The past 28th to 30th of September 2014 a very interesting congress on new human reproduction technologies took place in Alicante, organized by the IVF-SPAIN Foundation and Merck Serono. A new generation of technologies is disrupting human reproduction. If by now biomedical and embryo lab technologies were the main drivers, now information technologies and genomic sequencing have taken the leadership.
Predictive time lapse technologies like Eeva (Early Embryo Viability Assessment) can identify in a more accurate way than human embryologists, which embryos are more likely to implant. In fact, studies show higher implantation and pregnancy rates when using Eeva. Diego Ezcurra, head of technology at Merck Serono, explained during the congress that there are already prototypes for automated cell injection; currently a pretty artisanal work of embryologists. Other automation possibilities are sperm vitrification and embryo assessment too.
This changes completely the nature of embryology work. Sarah Franklin shows in “Biological Relatives” the paradox of IVF labs as a high tech uterus (ex vivo) with a high degree of manual and artisan work of the pre-industrial kind. By 2020 the artisan side of the embryologist’s work might have disappeared.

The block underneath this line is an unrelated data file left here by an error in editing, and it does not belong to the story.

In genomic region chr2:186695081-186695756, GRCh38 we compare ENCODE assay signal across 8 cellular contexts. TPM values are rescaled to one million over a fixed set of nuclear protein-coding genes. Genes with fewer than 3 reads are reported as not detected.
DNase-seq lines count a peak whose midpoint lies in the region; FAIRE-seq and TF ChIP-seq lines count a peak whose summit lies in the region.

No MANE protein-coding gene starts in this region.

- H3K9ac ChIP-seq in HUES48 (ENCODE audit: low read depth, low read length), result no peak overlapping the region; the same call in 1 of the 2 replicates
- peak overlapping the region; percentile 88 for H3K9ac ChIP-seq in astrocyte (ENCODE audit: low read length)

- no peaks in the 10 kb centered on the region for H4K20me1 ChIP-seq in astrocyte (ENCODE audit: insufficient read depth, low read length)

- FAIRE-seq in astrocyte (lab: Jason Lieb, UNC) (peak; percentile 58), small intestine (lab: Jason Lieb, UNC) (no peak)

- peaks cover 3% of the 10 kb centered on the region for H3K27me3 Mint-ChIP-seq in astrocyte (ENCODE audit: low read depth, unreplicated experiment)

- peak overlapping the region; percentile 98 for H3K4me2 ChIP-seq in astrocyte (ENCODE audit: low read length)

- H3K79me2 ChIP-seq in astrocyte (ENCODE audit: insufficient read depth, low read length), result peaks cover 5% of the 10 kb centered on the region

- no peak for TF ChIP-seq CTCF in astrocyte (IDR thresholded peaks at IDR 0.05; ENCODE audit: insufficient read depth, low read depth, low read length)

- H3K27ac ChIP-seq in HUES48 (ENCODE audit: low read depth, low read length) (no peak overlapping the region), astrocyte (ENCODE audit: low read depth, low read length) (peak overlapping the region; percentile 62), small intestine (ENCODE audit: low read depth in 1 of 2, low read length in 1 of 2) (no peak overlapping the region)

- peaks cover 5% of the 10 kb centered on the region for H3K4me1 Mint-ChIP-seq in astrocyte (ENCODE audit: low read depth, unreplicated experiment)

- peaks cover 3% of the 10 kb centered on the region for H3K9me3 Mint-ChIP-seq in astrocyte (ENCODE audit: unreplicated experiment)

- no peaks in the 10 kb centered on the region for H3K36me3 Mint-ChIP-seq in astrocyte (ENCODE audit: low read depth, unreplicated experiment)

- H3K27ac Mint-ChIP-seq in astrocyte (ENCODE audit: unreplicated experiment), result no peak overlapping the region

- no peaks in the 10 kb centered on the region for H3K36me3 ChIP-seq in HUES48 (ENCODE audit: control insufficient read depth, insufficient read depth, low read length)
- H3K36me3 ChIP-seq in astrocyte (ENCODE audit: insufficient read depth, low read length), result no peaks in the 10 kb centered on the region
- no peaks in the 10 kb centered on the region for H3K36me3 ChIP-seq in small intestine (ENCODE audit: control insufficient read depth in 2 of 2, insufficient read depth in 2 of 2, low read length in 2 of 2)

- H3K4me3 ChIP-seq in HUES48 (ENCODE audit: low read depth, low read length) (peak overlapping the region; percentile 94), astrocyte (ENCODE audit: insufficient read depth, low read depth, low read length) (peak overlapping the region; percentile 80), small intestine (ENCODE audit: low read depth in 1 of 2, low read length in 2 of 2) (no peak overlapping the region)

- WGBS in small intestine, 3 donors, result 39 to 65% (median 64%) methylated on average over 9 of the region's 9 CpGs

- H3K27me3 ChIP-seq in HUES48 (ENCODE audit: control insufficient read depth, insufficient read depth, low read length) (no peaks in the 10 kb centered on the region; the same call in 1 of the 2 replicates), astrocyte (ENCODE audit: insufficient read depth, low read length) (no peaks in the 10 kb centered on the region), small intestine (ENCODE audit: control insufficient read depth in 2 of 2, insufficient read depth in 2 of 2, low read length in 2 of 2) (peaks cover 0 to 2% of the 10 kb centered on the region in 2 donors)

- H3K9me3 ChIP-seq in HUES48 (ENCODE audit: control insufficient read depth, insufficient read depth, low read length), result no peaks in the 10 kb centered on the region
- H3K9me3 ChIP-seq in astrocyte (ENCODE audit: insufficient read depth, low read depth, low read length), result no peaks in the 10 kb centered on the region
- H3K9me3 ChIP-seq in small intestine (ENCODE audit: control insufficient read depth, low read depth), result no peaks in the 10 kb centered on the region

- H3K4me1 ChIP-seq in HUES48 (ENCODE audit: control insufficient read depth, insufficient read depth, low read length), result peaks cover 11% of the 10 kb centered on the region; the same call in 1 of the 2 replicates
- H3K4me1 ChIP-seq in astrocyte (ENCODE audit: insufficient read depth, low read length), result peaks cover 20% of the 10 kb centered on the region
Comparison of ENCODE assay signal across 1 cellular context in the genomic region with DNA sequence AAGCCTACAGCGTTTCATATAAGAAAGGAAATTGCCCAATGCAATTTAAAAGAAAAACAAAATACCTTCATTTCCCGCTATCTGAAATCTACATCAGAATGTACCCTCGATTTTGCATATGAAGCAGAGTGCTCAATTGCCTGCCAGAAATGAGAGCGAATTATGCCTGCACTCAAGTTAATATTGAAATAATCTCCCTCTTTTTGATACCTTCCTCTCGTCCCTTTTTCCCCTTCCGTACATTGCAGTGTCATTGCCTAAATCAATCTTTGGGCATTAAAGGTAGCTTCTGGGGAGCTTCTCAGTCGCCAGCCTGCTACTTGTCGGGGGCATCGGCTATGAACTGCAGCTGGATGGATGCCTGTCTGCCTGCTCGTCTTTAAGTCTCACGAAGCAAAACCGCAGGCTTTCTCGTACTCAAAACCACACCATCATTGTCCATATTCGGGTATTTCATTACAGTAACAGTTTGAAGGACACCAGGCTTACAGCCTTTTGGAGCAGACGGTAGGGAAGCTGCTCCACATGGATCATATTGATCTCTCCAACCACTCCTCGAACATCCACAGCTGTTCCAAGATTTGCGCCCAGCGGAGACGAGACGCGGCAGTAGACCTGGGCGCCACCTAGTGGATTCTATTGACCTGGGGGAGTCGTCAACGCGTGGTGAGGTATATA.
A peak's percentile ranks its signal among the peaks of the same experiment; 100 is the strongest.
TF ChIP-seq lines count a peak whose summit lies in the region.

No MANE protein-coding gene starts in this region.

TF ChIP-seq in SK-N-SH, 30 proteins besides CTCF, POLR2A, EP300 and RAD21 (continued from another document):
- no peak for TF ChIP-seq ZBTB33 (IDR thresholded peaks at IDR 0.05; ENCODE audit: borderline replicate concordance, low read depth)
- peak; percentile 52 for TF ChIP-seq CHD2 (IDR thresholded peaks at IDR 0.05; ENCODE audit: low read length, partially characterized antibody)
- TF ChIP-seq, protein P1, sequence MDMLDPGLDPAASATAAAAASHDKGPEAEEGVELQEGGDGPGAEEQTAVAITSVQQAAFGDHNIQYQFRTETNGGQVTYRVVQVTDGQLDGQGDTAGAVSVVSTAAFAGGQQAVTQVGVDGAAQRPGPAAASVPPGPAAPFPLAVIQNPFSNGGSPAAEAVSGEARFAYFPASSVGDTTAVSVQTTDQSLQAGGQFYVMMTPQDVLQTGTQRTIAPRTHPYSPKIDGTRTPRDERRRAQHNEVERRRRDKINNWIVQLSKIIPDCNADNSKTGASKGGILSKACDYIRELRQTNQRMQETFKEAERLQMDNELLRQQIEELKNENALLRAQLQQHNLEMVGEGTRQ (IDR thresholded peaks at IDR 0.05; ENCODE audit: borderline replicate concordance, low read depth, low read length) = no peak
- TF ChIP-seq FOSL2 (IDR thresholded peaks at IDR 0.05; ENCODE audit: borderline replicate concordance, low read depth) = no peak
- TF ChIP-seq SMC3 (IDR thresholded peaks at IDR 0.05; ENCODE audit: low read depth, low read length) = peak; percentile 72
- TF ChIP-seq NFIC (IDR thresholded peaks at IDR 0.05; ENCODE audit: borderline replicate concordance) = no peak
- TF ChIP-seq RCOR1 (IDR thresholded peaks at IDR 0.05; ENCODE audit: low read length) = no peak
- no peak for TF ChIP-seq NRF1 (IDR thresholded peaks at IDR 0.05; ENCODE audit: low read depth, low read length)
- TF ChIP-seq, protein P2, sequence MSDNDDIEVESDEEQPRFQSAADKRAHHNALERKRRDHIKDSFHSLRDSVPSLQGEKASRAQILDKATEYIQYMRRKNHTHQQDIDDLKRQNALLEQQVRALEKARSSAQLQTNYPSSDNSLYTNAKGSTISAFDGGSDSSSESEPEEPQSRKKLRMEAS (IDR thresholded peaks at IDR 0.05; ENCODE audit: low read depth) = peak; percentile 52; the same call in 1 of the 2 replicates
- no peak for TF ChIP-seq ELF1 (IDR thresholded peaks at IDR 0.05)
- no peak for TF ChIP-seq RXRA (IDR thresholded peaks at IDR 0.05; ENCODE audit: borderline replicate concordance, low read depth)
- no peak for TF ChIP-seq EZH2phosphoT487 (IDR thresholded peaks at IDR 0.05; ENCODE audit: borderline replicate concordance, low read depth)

Technology and beliefs
Franklin shows also how the embryologist’s work and the laboratory itself seem to be a mystery to the patient. Patients often do not understand well how embryos develop in this high tech context; a contrast with the traditional and intimate biological process. Patients find themselves confronted with a black box. To close information gaps they sometimes assign “mystic” attributes; ethnographies in IVF clinics describe how patients explain things through cultural and social beliefs: religious, spiritual, superstition or self-constructed mental schemes (see articles by Paxson, Inhorn, Gurtin). Automation technologies promise transparency and thus end the mystic and black box character of embryology But, does technology really mean transparency to the patient?